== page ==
This study presents a systematic decomposition process to carry out assembly synthesis as a tool during the conceptual design phase of a product. Two configurations obtained by structural topology optimization are decomposed automatically into assemblies consisting of multiple members with simpler geometries. Generating topology graphs for both products, the search for an optimal decomposition can then be posed as a graph partitioning problem. Considering the complexity and the corresponding computational overhead of the problem, a steady-state genetic algorithm is employed as the optimization method. The final objective function attempts to find a solution that brings about two structures with maximum structural strength, maximum assemblability, and one or more components that can be shared by both products. The software implementation is carried out and a bicycle frame design problem is solved using the procedure. It is observed that the algorithm manages to find an acceptable solution, allowing the commonality of one component in both end products and still maintaining a good structural strength and assemblability.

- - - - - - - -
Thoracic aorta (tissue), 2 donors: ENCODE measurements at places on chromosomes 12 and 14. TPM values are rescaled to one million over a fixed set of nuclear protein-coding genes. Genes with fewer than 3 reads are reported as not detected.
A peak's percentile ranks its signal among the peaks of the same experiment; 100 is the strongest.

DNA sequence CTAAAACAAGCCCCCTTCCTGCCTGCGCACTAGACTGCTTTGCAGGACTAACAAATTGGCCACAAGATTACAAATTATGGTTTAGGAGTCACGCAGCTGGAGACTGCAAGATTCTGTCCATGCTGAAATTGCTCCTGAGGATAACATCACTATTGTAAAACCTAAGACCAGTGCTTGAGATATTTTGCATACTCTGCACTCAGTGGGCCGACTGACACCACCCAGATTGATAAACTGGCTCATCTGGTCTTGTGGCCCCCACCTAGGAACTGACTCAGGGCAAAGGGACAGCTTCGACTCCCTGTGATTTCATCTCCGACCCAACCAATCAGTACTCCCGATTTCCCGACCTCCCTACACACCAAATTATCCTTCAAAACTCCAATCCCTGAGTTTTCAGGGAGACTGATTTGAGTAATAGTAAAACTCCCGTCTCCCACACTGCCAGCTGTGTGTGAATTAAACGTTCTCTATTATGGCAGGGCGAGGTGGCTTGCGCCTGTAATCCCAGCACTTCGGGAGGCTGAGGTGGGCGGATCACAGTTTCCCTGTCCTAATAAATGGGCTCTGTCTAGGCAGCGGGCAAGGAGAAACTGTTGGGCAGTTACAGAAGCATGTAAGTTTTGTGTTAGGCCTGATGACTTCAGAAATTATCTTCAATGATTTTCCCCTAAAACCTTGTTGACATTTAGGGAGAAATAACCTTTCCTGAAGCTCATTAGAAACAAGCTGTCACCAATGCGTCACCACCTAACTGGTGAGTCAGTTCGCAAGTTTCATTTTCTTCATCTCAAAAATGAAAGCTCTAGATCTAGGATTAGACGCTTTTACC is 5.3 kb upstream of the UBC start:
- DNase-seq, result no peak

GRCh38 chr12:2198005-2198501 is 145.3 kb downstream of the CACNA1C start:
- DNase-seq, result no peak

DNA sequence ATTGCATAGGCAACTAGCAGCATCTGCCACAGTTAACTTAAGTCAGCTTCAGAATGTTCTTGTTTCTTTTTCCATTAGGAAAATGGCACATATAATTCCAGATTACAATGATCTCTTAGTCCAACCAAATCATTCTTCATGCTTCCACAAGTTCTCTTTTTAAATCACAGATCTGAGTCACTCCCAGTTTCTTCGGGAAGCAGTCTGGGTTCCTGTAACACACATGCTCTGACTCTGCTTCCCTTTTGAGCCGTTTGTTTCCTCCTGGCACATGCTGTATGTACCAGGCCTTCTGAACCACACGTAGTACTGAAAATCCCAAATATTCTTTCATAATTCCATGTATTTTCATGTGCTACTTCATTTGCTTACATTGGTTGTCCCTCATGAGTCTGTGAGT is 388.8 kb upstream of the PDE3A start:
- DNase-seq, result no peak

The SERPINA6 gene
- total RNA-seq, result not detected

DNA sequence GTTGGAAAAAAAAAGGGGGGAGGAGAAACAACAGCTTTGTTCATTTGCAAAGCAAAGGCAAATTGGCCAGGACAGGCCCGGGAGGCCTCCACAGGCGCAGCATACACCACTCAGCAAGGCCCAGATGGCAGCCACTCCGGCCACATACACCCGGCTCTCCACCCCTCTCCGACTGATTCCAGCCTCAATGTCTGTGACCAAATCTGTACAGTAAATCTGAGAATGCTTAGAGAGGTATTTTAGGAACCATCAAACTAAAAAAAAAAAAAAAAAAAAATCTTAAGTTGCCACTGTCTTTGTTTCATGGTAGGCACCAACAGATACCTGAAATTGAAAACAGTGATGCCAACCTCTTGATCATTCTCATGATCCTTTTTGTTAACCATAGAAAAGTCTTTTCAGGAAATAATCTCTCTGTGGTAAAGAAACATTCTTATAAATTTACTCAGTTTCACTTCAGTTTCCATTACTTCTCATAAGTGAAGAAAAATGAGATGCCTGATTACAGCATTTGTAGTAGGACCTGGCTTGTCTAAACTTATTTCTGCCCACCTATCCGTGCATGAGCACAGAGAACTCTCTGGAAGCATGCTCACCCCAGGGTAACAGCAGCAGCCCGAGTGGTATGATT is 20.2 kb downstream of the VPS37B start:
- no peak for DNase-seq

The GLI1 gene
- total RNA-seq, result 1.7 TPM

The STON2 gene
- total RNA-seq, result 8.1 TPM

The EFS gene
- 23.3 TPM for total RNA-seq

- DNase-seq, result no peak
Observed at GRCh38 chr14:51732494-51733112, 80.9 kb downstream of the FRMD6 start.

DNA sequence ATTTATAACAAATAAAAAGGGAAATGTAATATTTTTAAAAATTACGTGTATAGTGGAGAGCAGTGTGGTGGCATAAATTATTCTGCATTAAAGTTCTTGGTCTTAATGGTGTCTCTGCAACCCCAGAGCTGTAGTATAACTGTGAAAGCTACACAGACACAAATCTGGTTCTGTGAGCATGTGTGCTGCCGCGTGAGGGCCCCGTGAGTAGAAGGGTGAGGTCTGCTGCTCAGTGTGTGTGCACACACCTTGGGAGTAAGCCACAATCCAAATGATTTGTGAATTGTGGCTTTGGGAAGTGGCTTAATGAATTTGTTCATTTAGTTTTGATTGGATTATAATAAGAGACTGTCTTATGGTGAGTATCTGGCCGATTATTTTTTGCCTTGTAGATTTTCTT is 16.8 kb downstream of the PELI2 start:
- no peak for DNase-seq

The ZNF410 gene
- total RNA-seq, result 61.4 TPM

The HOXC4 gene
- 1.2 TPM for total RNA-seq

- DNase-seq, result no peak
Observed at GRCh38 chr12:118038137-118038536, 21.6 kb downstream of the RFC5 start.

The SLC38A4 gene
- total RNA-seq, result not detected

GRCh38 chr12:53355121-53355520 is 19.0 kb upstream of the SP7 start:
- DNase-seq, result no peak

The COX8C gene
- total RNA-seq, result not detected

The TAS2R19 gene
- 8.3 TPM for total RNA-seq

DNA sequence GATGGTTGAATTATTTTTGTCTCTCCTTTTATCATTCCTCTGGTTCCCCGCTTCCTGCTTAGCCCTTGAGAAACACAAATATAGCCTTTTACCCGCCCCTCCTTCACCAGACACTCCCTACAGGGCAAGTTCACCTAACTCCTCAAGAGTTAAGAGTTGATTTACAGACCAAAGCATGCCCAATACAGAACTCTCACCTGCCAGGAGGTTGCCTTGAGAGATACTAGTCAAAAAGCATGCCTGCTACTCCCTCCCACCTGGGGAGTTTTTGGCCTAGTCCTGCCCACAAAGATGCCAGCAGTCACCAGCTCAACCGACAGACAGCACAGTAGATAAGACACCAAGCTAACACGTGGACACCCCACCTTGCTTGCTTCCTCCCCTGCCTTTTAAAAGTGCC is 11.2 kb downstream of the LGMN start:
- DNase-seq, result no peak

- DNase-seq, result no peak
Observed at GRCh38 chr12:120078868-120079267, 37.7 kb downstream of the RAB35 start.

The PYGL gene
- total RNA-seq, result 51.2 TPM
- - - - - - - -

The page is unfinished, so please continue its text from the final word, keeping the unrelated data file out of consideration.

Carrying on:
Decomposition-Based Assembly Synthesis for Maximum Structural Strength and Modularity
Contributed by the Design Theory and Methodology Committee for publication in the JOURNAL OF MECHANICAL DESIGN. Manuscript received July 2001; rev. May 2003. Associate Editor: Linda Schmidt.
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Cetin, O. L., and Saitou, K. (May 5, 2004). "Decomposition-Based Assembly Synthesis for Maximum Structural Strength and Modularity ." ASME. J. Mech. Des. March 2004; 126(2): 244–253. https://doi.org/10.1115/1.1667890
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